This is one of the most popular and widely circulated ‘facts’ related to space exploration, but it is in fact false on two levels. First, the Great Wall of China is NOT visible from space. Second, there are in fact some man-made structures that are visible from space. So, wherever or whoever this myth originated from, there is some serious justification needed!
The myth probably originated some time in the 19th century, when we humans were discovering the canals on Mars for the first time. This led us to believe that long, straight objects or patterns are visible from great distances. While the idea seemed plausible at the time, the myth has been debunked several times since. The Great Wall of China is visible from up to a few kilometres above the Earth’s surface, it is not visible from the International Space Station (which orbits at around 200 km from the surface) and certainly not from the moon (which is around 384,400 km away), as some people have claimed.
NASA confirmed that in 2004, an astronaut called Leroy Chiao took the first image of the Great Wall from the International Space Station. Here it is.
The above image was taken with a 180 mm zoom lens. That means that it does not represent what the naked eye would see. Can you spot the Great Wall in the image? Of course not. If you cannot see the Wall in a zoomed image, what chance is there that you would be able to see it with your naked eye? Almost nil. In case you are still looking for the Wall, check out this website. The Wall has been marked out on a cropped version of the image. The Wall is difficult to see because it is built along the contours of the landscape, and there is no contrast with the surroundings.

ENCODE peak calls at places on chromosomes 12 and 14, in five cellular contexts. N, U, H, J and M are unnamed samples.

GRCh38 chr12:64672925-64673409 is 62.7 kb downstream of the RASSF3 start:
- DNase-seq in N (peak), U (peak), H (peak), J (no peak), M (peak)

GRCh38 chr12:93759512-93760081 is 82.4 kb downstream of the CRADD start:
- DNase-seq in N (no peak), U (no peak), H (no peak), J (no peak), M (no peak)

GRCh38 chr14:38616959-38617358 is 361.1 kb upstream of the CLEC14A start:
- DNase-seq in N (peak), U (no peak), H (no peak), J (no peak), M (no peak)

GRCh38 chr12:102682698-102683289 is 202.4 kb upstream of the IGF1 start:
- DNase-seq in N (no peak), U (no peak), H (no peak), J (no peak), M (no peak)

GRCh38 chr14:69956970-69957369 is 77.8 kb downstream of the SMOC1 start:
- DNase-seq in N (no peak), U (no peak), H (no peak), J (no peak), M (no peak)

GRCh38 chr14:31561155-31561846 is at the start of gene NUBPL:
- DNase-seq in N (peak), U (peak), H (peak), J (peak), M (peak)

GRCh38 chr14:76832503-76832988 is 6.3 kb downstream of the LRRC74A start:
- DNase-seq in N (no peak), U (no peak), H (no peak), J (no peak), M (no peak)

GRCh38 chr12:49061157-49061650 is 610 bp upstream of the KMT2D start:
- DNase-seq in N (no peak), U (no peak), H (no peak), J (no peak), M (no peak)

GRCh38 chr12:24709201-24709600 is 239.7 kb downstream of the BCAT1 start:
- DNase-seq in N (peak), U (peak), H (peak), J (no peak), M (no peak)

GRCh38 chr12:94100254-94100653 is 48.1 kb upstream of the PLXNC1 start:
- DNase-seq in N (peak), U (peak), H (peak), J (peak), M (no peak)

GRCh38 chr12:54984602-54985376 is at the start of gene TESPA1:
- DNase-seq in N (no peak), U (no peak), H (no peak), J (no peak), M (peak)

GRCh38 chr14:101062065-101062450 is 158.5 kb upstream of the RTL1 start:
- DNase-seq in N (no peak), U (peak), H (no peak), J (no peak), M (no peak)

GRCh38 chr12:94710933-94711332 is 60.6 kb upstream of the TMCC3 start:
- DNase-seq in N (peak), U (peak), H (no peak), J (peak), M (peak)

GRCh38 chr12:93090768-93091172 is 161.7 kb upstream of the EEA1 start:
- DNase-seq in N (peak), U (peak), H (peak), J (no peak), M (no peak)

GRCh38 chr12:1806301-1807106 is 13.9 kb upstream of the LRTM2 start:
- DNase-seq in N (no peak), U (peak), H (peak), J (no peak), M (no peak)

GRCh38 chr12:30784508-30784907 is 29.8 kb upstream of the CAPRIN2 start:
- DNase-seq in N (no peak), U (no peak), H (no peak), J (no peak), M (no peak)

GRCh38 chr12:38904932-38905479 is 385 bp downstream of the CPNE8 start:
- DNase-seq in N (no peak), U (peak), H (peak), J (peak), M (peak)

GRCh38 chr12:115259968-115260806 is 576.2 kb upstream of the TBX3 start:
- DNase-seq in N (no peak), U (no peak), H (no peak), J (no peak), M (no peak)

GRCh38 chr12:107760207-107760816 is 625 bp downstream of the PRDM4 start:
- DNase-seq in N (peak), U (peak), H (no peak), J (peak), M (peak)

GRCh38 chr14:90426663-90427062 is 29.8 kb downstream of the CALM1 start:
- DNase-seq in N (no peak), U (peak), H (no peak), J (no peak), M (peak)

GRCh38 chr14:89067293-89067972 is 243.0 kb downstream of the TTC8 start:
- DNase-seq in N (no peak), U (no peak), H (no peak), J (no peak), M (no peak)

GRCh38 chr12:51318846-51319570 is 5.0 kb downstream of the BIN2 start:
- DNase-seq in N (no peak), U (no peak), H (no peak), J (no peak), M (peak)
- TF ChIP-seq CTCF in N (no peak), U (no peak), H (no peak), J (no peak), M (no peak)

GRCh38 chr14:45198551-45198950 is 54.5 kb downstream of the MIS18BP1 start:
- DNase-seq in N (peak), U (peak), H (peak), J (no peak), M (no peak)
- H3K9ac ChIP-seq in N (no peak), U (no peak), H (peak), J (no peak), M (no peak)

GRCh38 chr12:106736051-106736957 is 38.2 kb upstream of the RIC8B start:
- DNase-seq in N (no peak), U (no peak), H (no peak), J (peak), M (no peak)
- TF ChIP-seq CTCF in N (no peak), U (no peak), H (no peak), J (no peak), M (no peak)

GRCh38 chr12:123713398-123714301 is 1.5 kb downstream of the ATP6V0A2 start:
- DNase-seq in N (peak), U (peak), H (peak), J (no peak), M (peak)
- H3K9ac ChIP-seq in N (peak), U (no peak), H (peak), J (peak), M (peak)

Even though the Great Wall of China is not visible from space, there are some man-made structures that are visible. Astronauts have said that the ancient pyramids at Giza are relatively easy to see. Another example are the greenhouses in province of Almeria, Spain. They cover almost 200 square kilometres, and can be easily identified from space due to the stark contrast with their surroundings.
Perhaps surprisingly, even some roads and bridges are visible from space. This often happens when the road or bridge crosses rough terrain, as shown in the example below. The straight, black line on the left is in fact a road and is easily visible because of the roughness of the surrounding terrain.
At night, entire cities become visible easily from space because of the light they produce. In the image below, the entire Iberian peninsula (Spain and Portugal) is shining with lights.
There are several other examples of man-made structures that are visible from space, including mines, fields and palaces.
So the next time someone tells you that the Great Wall of China is the only man-made structure visible from space, you can have the pleasure of correcting him or her on not one but two counts!